A heart attack, medically known as myocardial infarction, is a condition where the muscle death at a large scale of the heart causes the organ to seize and stop functioning. A common affliction of the heart, it occurs when the blood flow to the heart muscles itself has been interrupted for a long enough time, long enough that the heart muscle dies out. As for the time period, heart attacks will usually be preceded by chest pains that radiate from the chest to the lower jaw and the extremities (upper limbs, especially the left one) for varied amounts of time, depending on the actual blockage of the arteries.
In either case, a premonition is usually there of a heart attack. However, it is imperative to understand how long does it take for a heart attack to happen?
Because the heart continues to function even when the heart muscle starts to die off where enough oxygen isn’t getting supplied, there are usually signs before a full-on heart attack presents itself. As mentioned beforehand, pains in the chest area, which radiate to the lower jaw and the left shoulder, are usually a sign of a heart attack in the making. It’s a sign that the heart itself isn’t getting much blood, and these signs should not be ignored and should be referred to a physician.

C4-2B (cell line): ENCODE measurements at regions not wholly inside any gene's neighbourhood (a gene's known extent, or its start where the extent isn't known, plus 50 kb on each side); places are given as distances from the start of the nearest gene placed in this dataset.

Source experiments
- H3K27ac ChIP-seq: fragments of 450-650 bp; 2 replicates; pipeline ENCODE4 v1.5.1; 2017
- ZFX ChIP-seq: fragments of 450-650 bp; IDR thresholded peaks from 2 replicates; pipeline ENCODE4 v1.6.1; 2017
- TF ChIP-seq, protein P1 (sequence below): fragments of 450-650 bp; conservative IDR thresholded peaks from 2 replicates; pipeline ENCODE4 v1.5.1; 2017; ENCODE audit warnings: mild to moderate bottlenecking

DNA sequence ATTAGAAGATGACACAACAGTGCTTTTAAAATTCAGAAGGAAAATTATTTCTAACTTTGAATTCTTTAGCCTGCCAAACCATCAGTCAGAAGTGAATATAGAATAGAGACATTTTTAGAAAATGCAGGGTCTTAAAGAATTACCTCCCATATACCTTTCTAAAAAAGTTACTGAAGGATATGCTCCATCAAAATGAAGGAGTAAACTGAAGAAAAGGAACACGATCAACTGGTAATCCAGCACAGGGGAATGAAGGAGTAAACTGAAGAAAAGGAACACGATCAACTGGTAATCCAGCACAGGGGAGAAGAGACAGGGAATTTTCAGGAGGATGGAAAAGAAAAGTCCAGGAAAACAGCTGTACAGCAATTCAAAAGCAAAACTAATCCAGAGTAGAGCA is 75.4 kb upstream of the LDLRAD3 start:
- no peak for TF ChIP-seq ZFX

However, times for heart attacks vary, and how fast does a heart attack happen is not relevant to how far back in time an individual has been experiencing chest pains. The usually accepted definition of the time from the onset of the initial symptoms and the actual occurrence of losing consciousness is somewhere between two minutes to twenty minutes, tops.